By  on August 28, 2013

The second-half storm clouds are gathering.

Consumer incomes are weak, the stock market is starting to look overvalued and apparel retailers have inventory piling up. There is also no obvious must-have item or trend to excite the desires of shoppers, who are focused on new cars and new gadgets.

Fashion might just have to wait and hope on next year, once again, for any kind of a real rebound.

A WWD study of analyst projections for 21 major retailers showed that Wall Street expects second-half earnings per share to fall 1.8 percent versus a year earlier, while sales inch up 2.3 percent to $400.27 billion. Excluding the giant Wal-Mart Stores Inc. the picture darkens even more, with earnings slated to fall 2.2 percent on a sales gain of just 0.4 percent.

“It’s still going to be something of a tough slog,” said Scott Hoyt, senior director of consumer economics at Moody’s Analytics, of the second half. “We’re expecting things to improve modestly, largely because the worst of the fiscal drag is over. At least the current round of cuts to federal spending has been completed — not to say there’s not another round coming.”

Government employees have been taking furloughs in recent months to help plug holes left in the federal budget.

While there are some positive signs — those furloughs are winding down now, and the housing market is perking back up after years of weakness — Hoyt said fashion retailers are likely going to have to hold on until 2014.

“Next year should look better,” he said. “There’s still a lot of pent-up demand. The more job growth we get and the longer job growth continues, the more people are going to need to refresh their wardrobes.”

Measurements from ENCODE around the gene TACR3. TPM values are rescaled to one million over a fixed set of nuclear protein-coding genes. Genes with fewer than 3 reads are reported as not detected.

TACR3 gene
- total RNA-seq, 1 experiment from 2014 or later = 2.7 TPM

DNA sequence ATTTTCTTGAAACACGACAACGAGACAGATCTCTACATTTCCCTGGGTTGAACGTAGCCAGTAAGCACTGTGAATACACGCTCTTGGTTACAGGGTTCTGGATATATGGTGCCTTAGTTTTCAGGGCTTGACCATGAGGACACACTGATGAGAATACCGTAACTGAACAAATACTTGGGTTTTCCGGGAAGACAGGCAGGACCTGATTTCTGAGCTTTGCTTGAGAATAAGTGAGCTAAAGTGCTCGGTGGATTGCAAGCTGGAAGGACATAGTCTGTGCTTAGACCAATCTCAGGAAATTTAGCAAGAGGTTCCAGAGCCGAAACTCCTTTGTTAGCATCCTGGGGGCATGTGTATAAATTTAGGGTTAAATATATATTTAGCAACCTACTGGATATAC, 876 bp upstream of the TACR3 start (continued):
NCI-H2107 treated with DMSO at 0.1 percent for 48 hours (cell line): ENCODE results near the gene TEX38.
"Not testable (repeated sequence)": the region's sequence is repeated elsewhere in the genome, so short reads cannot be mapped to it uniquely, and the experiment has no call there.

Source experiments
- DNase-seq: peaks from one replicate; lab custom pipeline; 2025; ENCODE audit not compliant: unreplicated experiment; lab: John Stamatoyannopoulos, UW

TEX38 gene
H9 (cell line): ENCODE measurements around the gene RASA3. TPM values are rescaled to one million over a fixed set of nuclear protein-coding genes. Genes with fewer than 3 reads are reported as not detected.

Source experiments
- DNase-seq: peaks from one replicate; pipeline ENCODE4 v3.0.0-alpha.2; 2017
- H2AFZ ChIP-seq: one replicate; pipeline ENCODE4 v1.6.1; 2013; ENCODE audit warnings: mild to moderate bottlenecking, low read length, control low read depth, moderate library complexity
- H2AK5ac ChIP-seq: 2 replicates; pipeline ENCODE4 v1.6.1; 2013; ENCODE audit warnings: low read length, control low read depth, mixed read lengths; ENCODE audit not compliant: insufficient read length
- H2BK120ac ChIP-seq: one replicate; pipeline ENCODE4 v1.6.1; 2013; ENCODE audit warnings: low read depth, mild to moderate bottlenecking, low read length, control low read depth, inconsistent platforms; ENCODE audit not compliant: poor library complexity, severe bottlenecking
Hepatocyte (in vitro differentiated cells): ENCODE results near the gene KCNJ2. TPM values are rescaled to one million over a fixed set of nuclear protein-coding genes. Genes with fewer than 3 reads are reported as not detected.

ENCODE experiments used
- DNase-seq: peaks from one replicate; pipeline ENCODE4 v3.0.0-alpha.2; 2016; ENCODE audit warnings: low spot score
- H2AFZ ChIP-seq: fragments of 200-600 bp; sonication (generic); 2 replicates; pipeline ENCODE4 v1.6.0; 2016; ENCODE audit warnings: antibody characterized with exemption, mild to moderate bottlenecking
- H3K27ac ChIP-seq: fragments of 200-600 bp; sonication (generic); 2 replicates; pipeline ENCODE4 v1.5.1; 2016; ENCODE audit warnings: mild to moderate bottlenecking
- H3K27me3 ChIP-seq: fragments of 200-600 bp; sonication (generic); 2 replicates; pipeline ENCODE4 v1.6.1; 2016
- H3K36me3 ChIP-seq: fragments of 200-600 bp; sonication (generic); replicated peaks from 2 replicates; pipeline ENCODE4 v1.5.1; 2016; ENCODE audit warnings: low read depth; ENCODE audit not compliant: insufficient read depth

Chris Christopher, U.S. economist at IHS Global Insight, said consumers have settled into the new economic realities enough to, for instance, buy a new car, but that they’re still being careful with apparel.

Sales at car and motor vehicle dealers rose 12.5 percent over the May, June and July period, while sales of apparel and accessories stores rose just 4.2 percent, according to the Commerce Department.

Christopher said apparel sales could come back next year.

“Wages are sort of anemic,” he said, setting the scene for 2014. “They’re still growing, but what’s a positive for the consumer is that prices are not growing as fast as wages, so they have a little bit of spending power on their side.”

Until next year, retailers will also be competing against their own performances a year earlier, when consumers were still scrambling to jump into a strong color trend.

“I don’t think there are any must-have items,” said Christine Chen, senior investment analyst, global consumer, at Ashfield Capital Partners. “The second half, broadly speaking, it’s going to be tough because of the anniversarying of the color [trend].”

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Retailers are also pivoting from what was a more optimistic start to the year and will be working to get inventories in line with sales.

“I wouldn’t say inventories are a disaster, but I don’t think they’re lean either,” Chen said. “Retailers are hoping things are going to pick up.”

But the unsteady, years-long crawl back from the financial crisis has made it hard to guess what shoppers might do — and to plan businesses around them.

“The consumer has been notoriously hard to read,” said Paul Nolte, managing director with Dearborn Partners, noting some economic indicators have the consumer trending toward recession territory.

“When you take a look at what the consumers [are] actually doing, they’re spending at an OK clip, not fabulous, but enough to keep things going,” he said.

Retail stocks have been on a run this year, but that might be ending.

The S&P 500 Retailing Industry Group fell 1.8 percent, or 14.68 points, to 807.70 Tuesday, but is still up 23.7 percent for the year so far — a standout performance given the Dow Jones Industrial Average’s 12.8 percent increase.

Nolte said investors have cooled to the market recently and are moving out of shares of retailers, consumer staple companies and utility firms in favor of energy, health care and basic material concerns.

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